Writers often talk about writing a book of the heart, a phrase which refers to writing a book that may not be marketable, but one that the author feels compelled to write anyway. Some authors refer to this as a book that haunts you, a story they absolutely must tell.
I’ve come to think of the third book in my Shipwreck Adventures series, KNIGHT’S CROSS, as a book of the heart, but not because it emerged from somewhere deep in my soul or psyche. I use the phrase to describe this book that grew out of my experiences of meeting and falling in love with the man who is now my husband.
My books are international adventure thrillers, and I have sailed the Caribbean, traveled in Thailand, and backpacked through the Philippines to do research for the novels in this series. I enjoy living a life of adventure. Two years ago, I lived alone on my sailboat while cruising the east coast of the United States and out to the Bahamas.
One night I was hard at work on the edits of Dragon’s Triangle when I remembered I had to write a scheduled blog post. I wanted to finish the edits, so I decided instead to make a quick, funny video of my dog using an iPad app called My Talking Pet. I animated Barney’s mouth and had him complain about his dang owner who was always sitting in front of her computer screen. It was done in ten minutes, and I went back to work.
The next morning I had a comment from Wayne, a solo sailor in Fiji who also sailed with a dog. He asked what kind of software I had used to make the video. I replied, but the surprising thing was that he wrote back and thanked me. That was quite interesting as many people never write back with thanks, so I hit reply and wrote back.
Soon the emails were flying and then the Skype calls started. One month later he invited me to sail with him from Fiji to the Marshall Islands. Three days later I flew halfway around the world to sail 1800 miles across the Pacific Ocean with this man I’d never actually met in person.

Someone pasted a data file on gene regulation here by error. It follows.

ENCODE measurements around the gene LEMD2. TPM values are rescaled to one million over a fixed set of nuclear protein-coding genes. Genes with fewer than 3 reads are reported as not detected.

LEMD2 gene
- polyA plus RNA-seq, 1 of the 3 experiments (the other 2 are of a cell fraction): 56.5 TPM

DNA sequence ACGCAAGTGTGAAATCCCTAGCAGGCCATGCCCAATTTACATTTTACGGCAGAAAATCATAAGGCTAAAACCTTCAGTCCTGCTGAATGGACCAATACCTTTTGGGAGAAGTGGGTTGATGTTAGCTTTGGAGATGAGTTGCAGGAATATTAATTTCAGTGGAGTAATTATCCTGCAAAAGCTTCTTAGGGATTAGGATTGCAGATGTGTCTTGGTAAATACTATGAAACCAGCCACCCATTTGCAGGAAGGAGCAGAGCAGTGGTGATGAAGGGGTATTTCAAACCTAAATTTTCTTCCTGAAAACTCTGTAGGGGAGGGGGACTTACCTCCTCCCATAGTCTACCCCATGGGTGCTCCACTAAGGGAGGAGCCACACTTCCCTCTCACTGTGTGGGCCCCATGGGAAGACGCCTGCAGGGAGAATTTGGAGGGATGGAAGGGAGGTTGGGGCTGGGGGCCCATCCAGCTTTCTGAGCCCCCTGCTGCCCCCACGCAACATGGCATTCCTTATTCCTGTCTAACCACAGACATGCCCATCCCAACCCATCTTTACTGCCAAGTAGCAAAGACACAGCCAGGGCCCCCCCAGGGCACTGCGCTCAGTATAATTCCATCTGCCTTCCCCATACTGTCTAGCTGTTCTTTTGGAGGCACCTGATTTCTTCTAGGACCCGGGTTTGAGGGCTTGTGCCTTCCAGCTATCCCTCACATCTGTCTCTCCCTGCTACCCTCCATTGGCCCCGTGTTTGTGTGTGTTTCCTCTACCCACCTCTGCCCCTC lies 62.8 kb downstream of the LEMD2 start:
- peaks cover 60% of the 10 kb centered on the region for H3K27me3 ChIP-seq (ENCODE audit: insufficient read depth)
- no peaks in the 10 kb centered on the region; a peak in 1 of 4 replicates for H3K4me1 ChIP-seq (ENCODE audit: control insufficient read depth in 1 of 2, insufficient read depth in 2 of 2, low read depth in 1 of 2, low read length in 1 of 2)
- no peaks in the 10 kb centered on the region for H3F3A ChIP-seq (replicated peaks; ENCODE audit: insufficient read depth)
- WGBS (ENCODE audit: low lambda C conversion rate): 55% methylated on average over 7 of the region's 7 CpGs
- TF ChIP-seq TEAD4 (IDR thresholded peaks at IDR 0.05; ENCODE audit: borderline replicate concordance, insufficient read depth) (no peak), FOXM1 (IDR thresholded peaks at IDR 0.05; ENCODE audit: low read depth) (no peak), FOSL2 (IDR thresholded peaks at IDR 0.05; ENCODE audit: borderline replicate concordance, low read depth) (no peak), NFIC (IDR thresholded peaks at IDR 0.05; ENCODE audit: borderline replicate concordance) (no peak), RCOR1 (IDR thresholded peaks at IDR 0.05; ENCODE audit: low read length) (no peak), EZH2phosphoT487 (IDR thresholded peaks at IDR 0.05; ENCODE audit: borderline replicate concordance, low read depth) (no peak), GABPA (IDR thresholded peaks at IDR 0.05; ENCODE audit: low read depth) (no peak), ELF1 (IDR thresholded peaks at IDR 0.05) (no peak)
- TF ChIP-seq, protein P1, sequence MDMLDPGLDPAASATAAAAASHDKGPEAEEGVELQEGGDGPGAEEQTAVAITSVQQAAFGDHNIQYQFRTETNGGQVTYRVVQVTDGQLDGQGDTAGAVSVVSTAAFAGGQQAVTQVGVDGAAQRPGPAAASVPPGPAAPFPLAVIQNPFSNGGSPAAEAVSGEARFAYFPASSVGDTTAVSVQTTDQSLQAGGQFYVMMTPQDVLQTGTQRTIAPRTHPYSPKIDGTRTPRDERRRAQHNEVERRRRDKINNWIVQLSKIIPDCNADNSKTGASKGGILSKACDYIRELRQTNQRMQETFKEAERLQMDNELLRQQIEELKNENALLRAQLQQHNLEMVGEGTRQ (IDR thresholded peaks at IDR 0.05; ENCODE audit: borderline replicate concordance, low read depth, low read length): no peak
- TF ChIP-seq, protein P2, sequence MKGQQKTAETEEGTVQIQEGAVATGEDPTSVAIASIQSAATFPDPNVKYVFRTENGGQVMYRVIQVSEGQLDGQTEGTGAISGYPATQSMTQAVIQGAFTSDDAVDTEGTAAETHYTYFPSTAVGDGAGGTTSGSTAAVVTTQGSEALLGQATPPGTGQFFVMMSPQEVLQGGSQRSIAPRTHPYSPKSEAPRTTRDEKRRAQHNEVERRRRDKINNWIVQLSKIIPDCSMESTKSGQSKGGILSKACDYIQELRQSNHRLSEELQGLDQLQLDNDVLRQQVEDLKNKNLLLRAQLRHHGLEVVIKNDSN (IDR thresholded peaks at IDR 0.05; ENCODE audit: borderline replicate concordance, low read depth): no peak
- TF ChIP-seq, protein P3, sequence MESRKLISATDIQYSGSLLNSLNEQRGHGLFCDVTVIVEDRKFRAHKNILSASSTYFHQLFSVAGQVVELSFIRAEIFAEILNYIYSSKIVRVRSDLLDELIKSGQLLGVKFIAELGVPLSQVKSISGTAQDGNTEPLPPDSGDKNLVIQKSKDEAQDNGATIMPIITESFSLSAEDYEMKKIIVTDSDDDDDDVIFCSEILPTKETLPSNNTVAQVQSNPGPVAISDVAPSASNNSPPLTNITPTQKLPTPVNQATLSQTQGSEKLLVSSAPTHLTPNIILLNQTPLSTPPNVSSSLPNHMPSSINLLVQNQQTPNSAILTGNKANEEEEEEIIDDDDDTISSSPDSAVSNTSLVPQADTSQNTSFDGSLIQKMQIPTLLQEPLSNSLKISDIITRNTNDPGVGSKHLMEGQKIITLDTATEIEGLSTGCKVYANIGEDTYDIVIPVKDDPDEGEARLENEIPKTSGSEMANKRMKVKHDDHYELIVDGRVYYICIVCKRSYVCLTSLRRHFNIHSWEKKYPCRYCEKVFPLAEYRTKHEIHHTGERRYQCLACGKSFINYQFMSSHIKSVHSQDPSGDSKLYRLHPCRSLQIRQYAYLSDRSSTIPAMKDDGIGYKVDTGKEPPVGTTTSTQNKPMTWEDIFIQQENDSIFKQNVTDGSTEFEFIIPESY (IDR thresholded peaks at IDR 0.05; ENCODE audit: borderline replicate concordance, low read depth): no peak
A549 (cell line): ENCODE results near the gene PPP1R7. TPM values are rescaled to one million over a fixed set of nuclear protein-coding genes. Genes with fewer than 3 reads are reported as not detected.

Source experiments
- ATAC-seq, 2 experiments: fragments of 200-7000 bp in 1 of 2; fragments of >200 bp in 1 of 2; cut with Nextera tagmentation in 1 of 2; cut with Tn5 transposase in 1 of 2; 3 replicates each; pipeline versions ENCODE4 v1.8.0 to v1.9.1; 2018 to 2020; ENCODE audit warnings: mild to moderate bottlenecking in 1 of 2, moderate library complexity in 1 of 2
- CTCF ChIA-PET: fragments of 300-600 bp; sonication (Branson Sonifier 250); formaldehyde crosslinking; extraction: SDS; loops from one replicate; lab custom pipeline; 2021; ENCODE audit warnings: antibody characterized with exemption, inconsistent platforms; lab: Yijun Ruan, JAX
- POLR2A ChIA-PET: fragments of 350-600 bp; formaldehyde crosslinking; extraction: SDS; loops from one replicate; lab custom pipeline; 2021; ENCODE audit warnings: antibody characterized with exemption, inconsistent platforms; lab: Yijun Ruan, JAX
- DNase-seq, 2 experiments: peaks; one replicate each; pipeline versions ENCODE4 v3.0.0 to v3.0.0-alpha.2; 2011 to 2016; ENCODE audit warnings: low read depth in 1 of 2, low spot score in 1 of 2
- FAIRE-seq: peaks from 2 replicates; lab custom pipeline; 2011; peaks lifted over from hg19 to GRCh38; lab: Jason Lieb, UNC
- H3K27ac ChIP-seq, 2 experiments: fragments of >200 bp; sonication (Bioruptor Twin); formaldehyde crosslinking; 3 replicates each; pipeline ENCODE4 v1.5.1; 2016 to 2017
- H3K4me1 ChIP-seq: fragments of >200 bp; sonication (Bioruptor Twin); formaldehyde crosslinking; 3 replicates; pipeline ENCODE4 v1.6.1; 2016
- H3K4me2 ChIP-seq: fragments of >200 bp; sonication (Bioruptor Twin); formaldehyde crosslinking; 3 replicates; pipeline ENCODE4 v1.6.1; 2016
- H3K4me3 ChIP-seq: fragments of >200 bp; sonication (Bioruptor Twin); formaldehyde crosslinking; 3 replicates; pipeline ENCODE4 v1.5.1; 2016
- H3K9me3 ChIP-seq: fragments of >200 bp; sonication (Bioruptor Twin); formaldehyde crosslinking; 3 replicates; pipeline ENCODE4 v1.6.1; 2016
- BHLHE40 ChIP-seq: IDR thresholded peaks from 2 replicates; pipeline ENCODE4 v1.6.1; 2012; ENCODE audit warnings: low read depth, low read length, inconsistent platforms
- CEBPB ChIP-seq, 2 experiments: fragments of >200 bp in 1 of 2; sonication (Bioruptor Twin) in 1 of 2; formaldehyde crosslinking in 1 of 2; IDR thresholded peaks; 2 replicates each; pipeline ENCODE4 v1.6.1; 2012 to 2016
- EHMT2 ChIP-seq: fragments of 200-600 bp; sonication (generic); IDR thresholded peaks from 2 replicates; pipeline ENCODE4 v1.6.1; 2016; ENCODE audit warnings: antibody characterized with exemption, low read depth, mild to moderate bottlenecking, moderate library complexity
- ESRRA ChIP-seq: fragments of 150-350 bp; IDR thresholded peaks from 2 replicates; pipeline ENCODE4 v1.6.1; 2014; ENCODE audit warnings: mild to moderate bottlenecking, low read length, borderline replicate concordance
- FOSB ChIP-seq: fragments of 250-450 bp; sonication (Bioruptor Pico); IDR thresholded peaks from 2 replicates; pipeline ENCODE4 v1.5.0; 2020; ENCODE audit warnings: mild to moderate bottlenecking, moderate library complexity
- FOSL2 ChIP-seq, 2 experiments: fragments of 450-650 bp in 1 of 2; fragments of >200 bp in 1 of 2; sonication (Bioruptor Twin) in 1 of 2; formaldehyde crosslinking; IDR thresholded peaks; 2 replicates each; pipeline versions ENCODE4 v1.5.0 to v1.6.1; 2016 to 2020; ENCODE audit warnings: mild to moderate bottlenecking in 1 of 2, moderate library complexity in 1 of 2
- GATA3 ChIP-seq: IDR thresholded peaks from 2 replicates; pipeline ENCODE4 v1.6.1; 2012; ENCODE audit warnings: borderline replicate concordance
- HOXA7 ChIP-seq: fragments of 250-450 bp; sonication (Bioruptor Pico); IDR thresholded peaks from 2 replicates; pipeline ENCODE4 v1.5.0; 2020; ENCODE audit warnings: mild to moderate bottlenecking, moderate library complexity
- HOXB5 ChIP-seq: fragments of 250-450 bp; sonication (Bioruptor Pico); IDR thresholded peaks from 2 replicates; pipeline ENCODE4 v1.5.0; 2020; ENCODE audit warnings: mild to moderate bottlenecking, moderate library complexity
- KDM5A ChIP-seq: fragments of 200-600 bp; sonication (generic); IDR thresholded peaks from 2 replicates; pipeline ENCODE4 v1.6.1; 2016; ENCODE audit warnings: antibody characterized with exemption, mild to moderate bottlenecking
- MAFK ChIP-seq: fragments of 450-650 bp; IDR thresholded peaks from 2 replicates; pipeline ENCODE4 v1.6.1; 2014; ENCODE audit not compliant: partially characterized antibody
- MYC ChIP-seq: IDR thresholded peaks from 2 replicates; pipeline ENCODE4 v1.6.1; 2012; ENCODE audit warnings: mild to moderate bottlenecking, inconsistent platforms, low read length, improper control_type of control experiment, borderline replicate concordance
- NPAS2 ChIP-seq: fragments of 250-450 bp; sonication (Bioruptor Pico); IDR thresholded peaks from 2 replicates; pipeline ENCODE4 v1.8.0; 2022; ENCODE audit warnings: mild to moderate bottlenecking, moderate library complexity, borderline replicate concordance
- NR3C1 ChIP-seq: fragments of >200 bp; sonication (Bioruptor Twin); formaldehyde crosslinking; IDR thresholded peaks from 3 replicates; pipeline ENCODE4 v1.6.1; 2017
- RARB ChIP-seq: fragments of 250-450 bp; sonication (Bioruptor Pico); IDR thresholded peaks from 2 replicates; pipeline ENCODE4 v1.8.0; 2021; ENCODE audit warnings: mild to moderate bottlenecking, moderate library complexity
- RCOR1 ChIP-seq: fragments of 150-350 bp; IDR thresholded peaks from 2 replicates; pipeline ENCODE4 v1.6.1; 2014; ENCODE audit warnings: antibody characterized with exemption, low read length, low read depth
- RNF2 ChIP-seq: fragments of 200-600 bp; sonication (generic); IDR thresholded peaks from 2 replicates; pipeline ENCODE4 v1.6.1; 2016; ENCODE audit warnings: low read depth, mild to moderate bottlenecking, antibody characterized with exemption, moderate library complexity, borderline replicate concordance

We sailed into Majuro atoll three weeks later, and Wayne had already volunteered to be my baggage handler for the research trip to Malta on the trail of the Knights of St. John.
I go on my research trips with only a small germ of an idea for a novel, and then I let what happens on the trip drive the story. For example, I became fascinated with the Order or the Knights of Malta, a sovereign state without territory that can issue passports and postage stamps and whose representatives are offered diplomatic immunity.
On the night train to Rome, we shared a sleeping car with a lovely lady who serendipitously turned out to be a Vatican Librarian and art historian. She gave me all sorts of inside information about the upcoming dual canonization ceremony soon to be held in St. Peters Square and stories about the Order. That drove my plot in a new direction. As did the week we spent on a friend’s sailboat off the south coast of Turkey when we visited an old Crusaders’ Castle and poked around in the Lycian cliffside tombs.
However, it was the afternoon in Marsaxlokk, Malta, sitting in a field of flowers where Wayne and I shared a picnic lunch of bread, cheese, and wine that the new book became my book of the heart. That afternoon, Wayne proposed and I said yes! One month later when I sat down at a blank screen, I knew Riley and Cole would be engaged, too.
Another oft-repeated phrase is about how life often imitates art. I’m not so sure I’d call my thrillers art, but I know for certain that in my book of the heart, art imitates life.
Christine Kling is a sailor, writer, nomad. Her new Shipwreck Adventure thrillers, Circle of Bones, Dragon’s Triangle, and Knight’s Cross feature the adventures of a female sailor and a maritime archeologist. Christine lives aboard a 52-foot motorsailor with her family including Barney, the Yorkshire Terror and Ruby, the Wonder Dog.
To learn more about Christine, please visit her website.
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